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Help me with my e-mail ponderings...
January 22, 2007 9:42 AM   Subscribe

This is a two-part question concerning e-mail, the internet's original 'killer app'.

i ) We know email has its flaws - but I'm looking for reasons (obvious and non-obvious) why an email address directory for the entire net has never (been attempted?) worked.

ii ) Does anyone know of a web app (preferably AJAX) which would serve as a repository for a given group's email addresses? Sort of a smaller version of the above. Individuals would be able to update their record in the app (perhaps by verifying with the system they own the address), there would be sensible authentication processes and vCards could be generated on the fly? It strikes me this could be quite handy...!
posted by dance to Computers & Internet (16 answers total) 1 user marked this as a favorite
 
(1) The internet is Really Big and grows dynamically. I own around a dozen domains for personal use, and can add new email addresses at any time. Google's GMail probably adds thousands of email addresses a day.

Spammers and bulk emailers are both aggressive about attempting to complete this project. Yes, it is useful for them. No, I don't want to be on the list.

(2) Most web based email platforms do this already. Take a look at GMail. Corporations tend to like products like Outlook+Exchange, as it gives them more flexibility in managing address books.
posted by b1tr0t at 9:46 AM on January 22, 2007


1. Way too big, spam, constantly changing, privacy, etc.

2. Plaxo
posted by stovenator at 9:48 AM on January 22, 2007


i) I realise the net is huge and I realise there are billions of email addresses - it just seems perverse that you either know a person's email address and can contact them, or you don't, and can't...

ii) Perhaps I didn't phrase this well, but neither Gmail nor Plaxo seem to offer the functionality I'm looking for - this would be a web app for an entire group to use, not an individual to use to keep track of a group.
posted by dance at 10:17 AM on January 22, 2007


I can't comment on 2, but I'll take a whack at #1.

To my knowledge it's never been seriously attempted. I generally try to avoid blanket generalizations, but I'll go out on a limb and say that it will probably never be attempted, and it certainly won't succeed with the email system we have today, for several reasons:

1) I would say the email system was designed to make this impossible, but applying the adjective 'designed' to email would stretch credibility. What we call 'email' is a combination of a few different protocols that were written out of necessity to enable users in wildly different networks to communicate. In a very real sense, email predates the internet as we know it. As such, the actual format of an email is governed by a hugely permissive specification that makes even validating an email for correctness a tricky/impossible task depending on your definition of 'correct'.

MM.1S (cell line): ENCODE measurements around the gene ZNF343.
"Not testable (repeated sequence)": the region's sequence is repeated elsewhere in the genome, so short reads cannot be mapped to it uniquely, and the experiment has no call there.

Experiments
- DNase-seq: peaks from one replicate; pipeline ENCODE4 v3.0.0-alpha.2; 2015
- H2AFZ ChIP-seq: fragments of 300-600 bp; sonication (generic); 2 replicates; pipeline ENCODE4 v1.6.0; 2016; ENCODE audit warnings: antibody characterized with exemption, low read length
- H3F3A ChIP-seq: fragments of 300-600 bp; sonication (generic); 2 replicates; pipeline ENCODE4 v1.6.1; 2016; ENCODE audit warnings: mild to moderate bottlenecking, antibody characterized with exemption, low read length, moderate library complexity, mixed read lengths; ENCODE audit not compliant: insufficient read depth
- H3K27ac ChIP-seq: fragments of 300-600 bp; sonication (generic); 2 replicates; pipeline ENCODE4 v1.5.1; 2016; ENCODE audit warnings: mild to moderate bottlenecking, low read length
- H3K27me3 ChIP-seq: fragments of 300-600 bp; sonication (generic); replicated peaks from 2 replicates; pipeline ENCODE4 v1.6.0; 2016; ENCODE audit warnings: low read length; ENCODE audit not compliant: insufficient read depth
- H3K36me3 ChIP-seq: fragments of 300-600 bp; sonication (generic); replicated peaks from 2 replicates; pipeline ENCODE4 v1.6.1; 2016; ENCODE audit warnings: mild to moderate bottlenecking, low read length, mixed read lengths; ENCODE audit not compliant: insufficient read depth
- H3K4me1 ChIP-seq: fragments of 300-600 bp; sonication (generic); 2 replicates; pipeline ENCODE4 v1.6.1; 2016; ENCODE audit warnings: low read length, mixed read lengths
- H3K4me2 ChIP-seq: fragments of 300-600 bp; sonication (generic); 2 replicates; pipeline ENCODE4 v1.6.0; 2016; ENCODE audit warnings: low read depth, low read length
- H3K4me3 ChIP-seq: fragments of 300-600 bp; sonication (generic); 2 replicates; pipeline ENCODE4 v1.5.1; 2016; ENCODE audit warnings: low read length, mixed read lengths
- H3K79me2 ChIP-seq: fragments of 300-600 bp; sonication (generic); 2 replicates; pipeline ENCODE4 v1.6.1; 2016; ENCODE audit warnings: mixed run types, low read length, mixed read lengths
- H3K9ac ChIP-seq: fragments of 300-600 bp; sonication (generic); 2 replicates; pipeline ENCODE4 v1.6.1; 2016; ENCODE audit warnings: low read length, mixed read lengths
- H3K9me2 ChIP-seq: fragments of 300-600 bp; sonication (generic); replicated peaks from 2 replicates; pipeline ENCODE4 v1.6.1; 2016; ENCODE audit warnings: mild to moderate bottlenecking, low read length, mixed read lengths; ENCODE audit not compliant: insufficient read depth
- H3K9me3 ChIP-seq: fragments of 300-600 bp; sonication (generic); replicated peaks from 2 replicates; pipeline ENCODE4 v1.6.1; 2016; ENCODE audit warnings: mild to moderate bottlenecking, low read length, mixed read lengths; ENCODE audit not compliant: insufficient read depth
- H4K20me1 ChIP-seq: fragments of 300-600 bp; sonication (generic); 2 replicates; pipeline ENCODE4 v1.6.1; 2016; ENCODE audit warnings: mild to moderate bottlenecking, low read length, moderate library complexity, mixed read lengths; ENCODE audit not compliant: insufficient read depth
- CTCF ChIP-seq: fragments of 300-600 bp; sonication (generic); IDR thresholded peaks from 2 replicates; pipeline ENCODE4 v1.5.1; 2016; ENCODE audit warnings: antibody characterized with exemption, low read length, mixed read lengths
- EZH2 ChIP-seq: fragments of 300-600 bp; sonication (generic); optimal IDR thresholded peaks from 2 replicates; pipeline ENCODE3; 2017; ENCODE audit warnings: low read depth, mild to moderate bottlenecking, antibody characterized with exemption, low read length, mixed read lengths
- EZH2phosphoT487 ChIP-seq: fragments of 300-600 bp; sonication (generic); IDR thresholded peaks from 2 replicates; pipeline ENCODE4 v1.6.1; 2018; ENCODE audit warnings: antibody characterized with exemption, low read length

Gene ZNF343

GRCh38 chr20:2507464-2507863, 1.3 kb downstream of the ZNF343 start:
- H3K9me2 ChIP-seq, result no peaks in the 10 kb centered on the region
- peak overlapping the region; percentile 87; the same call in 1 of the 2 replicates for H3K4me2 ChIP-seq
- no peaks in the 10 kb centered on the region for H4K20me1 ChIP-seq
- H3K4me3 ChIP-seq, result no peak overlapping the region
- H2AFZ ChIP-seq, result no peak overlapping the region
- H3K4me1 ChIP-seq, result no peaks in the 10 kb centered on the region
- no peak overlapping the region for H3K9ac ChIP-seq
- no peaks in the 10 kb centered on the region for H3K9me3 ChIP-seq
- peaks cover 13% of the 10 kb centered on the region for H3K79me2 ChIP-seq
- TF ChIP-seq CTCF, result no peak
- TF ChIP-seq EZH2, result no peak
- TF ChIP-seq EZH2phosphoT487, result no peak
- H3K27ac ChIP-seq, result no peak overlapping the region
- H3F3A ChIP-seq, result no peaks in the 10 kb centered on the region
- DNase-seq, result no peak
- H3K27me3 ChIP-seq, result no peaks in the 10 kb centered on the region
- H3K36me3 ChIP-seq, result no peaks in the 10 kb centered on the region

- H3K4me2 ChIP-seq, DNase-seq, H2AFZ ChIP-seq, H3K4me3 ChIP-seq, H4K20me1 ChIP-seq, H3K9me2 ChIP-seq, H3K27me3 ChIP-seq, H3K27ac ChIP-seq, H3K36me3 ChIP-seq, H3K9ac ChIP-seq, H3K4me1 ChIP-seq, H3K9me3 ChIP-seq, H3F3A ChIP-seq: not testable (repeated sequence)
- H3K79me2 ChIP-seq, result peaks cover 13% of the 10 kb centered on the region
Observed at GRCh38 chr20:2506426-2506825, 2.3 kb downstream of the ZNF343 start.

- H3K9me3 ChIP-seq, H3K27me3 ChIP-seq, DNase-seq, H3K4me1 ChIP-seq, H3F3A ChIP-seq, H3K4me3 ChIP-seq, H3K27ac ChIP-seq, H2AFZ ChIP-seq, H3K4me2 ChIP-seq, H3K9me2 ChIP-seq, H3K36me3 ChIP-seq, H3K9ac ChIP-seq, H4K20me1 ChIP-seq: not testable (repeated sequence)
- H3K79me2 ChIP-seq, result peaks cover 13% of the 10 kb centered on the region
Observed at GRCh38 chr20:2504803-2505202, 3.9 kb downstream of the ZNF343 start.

2) Email has no security, in fact email is anti-security. If a site were to publish or allow to be easily discovered a list of valid, active users, that would make blanket attacks substantially more effective, as attackers would not need to guess usernames in addition to passwords; they already have a list. For this reason, many administrators disable no-such-user bounce messages to seal this possible information leak.

3) Administrators can, do, and always will deviate from the spec of what email should be if they feel they must. The aforementioned not-bouncing is only one example, there are thousands. Even if all mail software were capable of adhering to a standard (*coughexchangecough*), it would be configured by admins to modify that spec if they felt it necessary.

4) Size. Without quoting Douglas Adams, the possible address space in the email system is staggering. A trivial case, of four-character domain names plus three different extensions (.com, .net, .org) and eight-character usernames yields ~ 14,215,144,014,964,850,688 possible email addresses. That's very much a contrived example, but you get the idea. For comparison, 1.4215144 × 10^19 is in the ballpark as the number of grains of sand on the planet (7.5 x 10^18)

5) Economics. There's no compelling use case for such a beast, except for unsolicited email. Nobody wants to receive more spam.
posted by Skorgu at 10:21 AM on January 22, 2007


Just to flesh out that size example, assuming a beefy server could poll 600 email addresses per second, that contrived example would take >750 million years. Even assuming Google's server farm (say 50,000 servers, 600rq/sec each) it'd still take over 15,000 years. And that's very much a miniscule subset of all possible email addresses worldwide.
posted by Skorgu at 10:25 AM on January 22, 2007


There was indeed a paper internet "telephone book" in the early days. 1992? 1993? It listed email addresses as one would list phone numbers in a phone book. Of course, it became useless when the internet exploded.
posted by YoungAmerican at 10:30 AM on January 22, 2007


Here's the problem. Even in my trivially small personal e-mail address book that I manage (maybe a few hundred entries), addresses change too fast for me to keep up with.

Now, scale that up by a few billion people, especially where a single person might have dozens of valid "base" addresses, and a system that continually generates new short-term addresses from these base addresses -- "short term" meaning that they might only be valid for one day, or maybe even just a few hours.